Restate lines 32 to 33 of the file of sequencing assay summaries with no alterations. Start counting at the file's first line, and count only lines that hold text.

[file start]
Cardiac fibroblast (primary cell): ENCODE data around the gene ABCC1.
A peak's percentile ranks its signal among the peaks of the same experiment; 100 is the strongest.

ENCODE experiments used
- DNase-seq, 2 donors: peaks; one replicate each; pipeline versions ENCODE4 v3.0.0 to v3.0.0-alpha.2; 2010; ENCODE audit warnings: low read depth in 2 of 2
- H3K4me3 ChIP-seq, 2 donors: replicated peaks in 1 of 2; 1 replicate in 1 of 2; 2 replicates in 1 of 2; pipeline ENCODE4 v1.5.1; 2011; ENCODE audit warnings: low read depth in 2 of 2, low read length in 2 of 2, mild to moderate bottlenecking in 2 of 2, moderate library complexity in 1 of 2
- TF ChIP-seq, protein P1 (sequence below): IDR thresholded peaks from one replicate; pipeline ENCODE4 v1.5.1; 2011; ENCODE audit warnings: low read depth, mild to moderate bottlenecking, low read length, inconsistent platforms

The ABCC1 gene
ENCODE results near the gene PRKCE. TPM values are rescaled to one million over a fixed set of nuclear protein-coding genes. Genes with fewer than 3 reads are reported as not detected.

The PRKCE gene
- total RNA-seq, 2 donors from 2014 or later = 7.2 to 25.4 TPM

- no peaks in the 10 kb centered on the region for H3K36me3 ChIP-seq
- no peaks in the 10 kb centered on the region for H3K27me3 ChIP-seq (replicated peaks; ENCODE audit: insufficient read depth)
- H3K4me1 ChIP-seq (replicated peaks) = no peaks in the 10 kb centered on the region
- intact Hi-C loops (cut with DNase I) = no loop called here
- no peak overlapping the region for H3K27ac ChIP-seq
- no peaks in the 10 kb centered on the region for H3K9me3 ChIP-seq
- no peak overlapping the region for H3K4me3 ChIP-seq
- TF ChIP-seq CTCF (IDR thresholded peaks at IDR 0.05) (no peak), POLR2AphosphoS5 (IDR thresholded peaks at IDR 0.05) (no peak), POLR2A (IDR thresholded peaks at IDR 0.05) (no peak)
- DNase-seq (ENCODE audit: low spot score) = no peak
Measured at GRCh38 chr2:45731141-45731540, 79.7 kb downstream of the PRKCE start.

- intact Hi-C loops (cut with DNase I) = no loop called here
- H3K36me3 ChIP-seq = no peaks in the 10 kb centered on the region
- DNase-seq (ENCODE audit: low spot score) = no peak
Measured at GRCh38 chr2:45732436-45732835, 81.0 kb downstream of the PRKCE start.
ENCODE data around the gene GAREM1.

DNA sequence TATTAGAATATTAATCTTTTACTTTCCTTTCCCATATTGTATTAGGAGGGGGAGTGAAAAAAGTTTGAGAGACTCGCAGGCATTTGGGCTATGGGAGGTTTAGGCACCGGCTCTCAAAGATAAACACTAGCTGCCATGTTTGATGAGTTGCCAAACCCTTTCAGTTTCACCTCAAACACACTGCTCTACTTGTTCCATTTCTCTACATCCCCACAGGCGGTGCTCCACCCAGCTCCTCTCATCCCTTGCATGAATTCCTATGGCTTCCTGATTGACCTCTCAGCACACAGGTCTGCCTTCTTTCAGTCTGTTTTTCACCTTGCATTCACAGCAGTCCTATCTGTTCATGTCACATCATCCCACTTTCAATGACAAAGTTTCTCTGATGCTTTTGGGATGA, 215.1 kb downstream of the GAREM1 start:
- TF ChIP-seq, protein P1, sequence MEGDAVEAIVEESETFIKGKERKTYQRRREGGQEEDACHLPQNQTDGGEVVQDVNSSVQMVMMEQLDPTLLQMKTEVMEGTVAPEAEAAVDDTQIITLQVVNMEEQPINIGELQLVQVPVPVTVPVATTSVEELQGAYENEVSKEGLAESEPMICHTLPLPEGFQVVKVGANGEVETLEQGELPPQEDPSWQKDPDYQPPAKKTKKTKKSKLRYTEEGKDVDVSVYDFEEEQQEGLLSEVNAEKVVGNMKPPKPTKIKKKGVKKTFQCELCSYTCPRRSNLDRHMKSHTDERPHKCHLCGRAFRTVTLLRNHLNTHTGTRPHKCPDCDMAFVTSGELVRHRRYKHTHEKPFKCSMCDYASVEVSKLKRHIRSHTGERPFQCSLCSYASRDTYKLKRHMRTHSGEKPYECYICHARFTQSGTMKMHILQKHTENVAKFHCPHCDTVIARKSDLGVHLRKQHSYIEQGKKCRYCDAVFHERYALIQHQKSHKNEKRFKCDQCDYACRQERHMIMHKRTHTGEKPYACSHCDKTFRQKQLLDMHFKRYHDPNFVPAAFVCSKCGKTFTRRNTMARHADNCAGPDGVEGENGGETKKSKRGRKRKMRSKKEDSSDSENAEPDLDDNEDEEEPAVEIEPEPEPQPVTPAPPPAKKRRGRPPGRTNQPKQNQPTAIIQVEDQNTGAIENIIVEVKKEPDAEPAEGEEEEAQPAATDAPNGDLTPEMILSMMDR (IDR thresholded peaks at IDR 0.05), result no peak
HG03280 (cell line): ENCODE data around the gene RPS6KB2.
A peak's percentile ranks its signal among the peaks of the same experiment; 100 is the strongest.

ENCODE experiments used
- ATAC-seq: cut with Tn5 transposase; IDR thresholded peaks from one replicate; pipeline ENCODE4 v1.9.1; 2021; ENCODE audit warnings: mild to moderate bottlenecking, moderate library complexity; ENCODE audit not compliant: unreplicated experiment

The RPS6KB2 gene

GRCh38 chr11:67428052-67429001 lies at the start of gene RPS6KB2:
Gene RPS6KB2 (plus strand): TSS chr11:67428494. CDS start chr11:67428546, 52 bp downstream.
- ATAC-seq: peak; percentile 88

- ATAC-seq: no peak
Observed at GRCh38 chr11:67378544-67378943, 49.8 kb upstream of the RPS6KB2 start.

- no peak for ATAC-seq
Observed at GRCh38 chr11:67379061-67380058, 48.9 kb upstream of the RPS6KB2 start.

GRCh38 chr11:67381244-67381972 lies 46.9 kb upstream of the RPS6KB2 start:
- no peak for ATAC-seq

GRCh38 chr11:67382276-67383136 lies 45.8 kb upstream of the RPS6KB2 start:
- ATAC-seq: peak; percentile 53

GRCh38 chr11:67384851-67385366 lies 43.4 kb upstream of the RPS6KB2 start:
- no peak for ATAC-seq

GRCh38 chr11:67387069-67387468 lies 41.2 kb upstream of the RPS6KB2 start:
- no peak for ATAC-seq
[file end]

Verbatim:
The RPS6KB2 gene

GRCh38 chr11:67428052-67429001 lies at the start of gene RPS6KB2: